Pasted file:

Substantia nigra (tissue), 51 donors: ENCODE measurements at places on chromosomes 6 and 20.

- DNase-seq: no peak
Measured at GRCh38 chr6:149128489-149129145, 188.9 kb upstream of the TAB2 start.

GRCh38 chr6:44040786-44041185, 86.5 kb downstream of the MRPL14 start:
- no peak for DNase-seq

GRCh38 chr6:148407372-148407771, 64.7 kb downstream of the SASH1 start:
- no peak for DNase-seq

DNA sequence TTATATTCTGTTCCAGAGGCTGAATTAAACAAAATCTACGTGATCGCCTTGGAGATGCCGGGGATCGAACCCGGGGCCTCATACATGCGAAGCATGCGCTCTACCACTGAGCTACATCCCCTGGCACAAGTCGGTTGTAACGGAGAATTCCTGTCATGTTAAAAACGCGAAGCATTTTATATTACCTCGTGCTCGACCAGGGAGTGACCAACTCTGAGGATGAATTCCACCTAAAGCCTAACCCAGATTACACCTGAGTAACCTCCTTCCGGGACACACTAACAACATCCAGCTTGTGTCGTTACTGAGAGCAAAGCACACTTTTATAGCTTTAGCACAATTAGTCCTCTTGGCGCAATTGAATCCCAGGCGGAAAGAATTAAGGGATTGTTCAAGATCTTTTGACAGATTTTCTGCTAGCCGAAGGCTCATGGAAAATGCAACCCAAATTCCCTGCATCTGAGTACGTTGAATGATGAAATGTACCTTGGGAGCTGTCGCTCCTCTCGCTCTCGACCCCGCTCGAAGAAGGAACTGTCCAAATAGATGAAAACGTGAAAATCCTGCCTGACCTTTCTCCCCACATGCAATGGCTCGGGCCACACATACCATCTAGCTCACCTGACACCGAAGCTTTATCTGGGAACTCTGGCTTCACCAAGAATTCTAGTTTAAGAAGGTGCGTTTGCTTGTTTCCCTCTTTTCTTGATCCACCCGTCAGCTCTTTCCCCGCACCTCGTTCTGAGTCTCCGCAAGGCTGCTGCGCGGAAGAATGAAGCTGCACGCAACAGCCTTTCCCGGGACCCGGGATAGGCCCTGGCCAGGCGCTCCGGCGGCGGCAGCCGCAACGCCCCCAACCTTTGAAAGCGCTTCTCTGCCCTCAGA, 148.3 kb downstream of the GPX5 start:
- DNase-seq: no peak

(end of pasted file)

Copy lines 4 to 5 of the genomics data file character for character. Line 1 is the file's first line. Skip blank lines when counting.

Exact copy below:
GRCh38 chr6:44040786-44041185, 86.5 kb downstream of the MRPL14 start:
- no peak for DNase-seq